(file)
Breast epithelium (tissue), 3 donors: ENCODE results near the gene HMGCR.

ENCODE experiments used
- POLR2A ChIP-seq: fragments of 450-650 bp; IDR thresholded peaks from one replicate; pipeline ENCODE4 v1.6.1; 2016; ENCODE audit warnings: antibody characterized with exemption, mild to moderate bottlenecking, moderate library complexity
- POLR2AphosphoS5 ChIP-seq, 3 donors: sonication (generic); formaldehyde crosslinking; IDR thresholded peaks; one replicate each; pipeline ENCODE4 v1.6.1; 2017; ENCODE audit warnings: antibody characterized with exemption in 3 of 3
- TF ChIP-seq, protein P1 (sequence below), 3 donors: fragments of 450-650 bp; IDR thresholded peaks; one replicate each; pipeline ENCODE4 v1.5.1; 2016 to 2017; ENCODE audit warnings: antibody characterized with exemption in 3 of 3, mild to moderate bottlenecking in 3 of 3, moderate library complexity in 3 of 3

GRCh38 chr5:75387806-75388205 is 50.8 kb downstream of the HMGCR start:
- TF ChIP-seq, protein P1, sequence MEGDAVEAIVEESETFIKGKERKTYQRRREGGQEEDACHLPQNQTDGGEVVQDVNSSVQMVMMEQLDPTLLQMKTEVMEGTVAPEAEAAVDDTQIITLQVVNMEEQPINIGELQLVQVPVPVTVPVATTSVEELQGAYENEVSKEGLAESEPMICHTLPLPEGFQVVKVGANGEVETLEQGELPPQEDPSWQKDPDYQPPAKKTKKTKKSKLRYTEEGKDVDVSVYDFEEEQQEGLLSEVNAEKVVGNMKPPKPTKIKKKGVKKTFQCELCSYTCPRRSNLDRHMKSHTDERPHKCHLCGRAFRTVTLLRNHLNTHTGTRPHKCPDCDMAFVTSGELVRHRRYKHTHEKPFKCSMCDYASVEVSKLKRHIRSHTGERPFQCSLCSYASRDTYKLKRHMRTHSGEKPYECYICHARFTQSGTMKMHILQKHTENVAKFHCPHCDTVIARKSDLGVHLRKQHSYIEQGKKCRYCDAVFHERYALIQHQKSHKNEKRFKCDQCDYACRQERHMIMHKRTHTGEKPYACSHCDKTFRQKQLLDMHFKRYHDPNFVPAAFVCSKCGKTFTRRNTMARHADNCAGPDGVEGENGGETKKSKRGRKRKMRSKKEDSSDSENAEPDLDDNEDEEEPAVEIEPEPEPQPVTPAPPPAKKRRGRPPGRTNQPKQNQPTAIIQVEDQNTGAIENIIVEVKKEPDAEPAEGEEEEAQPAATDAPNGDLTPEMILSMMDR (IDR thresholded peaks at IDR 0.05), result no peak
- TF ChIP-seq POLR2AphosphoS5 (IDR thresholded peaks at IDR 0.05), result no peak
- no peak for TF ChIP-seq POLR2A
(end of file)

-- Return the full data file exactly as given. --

Breast epithelium (tissue), 3 donors: ENCODE results near the gene HMGCR.

ENCODE experiments used
- POLR2A ChIP-seq: fragments of 450-650 bp; IDR thresholded peaks from one replicate; pipeline ENCODE4 v1.6.1; 2016; ENCODE audit warnings: antibody characterized with exemption, mild to moderate bottlenecking, moderate library complexity
- POLR2AphosphoS5 ChIP-seq, 3 donors: sonication (generic); formaldehyde crosslinking; IDR thresholded peaks; one replicate each; pipeline ENCODE4 v1.6.1; 2017; ENCODE audit warnings: antibody characterized with exemption in 3 of 3
- TF ChIP-seq, protein P1 (sequence below), 3 donors: fragments of 450-650 bp; IDR thresholded peaks; one replicate each; pipeline ENCODE4 v1.5.1; 2016 to 2017; ENCODE audit warnings: antibody characterized with exemption in 3 of 3, mild to moderate bottlenecking in 3 of 3, moderate library complexity in 3 of 3

GRCh38 chr5:75387806-75388205 is 50.8 kb downstream of the HMGCR start:
- TF ChIP-seq, protein P1, sequence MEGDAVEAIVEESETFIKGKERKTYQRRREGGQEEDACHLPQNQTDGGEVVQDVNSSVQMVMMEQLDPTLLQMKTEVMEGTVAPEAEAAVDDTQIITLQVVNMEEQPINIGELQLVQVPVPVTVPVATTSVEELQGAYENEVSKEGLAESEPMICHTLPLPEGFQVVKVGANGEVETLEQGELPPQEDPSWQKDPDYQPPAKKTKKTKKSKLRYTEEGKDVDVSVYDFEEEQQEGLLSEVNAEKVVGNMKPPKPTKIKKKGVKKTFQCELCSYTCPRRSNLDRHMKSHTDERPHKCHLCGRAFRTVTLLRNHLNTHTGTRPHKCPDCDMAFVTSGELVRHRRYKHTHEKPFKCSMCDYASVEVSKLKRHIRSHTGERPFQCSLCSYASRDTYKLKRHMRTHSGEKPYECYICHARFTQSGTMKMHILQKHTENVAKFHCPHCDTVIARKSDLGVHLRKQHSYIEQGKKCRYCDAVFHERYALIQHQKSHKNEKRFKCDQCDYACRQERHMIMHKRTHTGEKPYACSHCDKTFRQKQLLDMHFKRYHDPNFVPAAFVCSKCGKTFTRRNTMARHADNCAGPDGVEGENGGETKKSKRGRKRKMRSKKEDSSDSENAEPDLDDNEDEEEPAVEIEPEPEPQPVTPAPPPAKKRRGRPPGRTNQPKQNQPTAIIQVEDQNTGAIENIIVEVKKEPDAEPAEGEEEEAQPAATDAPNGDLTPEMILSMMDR (IDR thresholded peaks at IDR 0.05), result no peak
- TF ChIP-seq POLR2AphosphoS5 (IDR thresholded peaks at IDR 0.05), result no peak
- no peak for TF ChIP-seq POLR2A